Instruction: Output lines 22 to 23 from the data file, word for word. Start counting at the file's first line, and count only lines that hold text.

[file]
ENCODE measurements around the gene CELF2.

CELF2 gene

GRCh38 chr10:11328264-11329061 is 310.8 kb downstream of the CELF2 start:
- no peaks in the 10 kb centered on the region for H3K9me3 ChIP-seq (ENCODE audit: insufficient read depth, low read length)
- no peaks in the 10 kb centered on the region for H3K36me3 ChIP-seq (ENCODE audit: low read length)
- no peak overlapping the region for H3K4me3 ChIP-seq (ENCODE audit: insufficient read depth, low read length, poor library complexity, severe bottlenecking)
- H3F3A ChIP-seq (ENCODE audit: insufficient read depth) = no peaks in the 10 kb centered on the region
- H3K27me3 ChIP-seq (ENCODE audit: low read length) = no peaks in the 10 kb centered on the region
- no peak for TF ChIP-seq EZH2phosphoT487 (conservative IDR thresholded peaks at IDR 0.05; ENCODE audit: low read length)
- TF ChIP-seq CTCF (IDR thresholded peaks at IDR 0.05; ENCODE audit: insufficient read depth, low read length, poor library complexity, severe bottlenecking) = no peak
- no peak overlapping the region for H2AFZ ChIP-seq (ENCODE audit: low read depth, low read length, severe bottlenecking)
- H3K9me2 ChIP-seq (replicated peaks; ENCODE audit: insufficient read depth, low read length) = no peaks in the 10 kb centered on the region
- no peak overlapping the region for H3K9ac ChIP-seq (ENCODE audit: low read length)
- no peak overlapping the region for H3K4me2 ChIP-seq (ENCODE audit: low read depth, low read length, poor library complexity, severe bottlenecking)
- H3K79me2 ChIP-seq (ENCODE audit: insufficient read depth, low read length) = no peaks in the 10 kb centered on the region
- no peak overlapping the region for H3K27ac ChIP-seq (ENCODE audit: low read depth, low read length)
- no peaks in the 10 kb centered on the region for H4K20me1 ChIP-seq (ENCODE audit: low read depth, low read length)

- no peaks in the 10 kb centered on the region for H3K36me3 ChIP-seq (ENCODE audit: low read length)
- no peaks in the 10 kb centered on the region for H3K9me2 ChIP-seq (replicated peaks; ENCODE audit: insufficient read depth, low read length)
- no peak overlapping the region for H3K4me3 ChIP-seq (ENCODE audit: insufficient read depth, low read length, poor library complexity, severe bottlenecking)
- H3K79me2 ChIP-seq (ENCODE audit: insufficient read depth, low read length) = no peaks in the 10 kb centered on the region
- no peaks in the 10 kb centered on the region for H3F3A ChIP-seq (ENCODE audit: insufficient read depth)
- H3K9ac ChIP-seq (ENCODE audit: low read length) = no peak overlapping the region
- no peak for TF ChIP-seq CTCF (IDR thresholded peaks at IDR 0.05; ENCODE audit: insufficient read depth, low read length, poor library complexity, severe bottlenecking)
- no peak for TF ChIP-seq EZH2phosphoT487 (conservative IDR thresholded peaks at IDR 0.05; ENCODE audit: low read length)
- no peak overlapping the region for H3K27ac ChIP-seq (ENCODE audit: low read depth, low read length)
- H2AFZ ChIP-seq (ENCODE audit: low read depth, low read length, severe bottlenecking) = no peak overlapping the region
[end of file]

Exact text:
- no peaks in the 10 kb centered on the region for H3F3A ChIP-seq (ENCODE audit: insufficient read depth)
- H3K9ac ChIP-seq (ENCODE audit: low read length) = no peak overlapping the region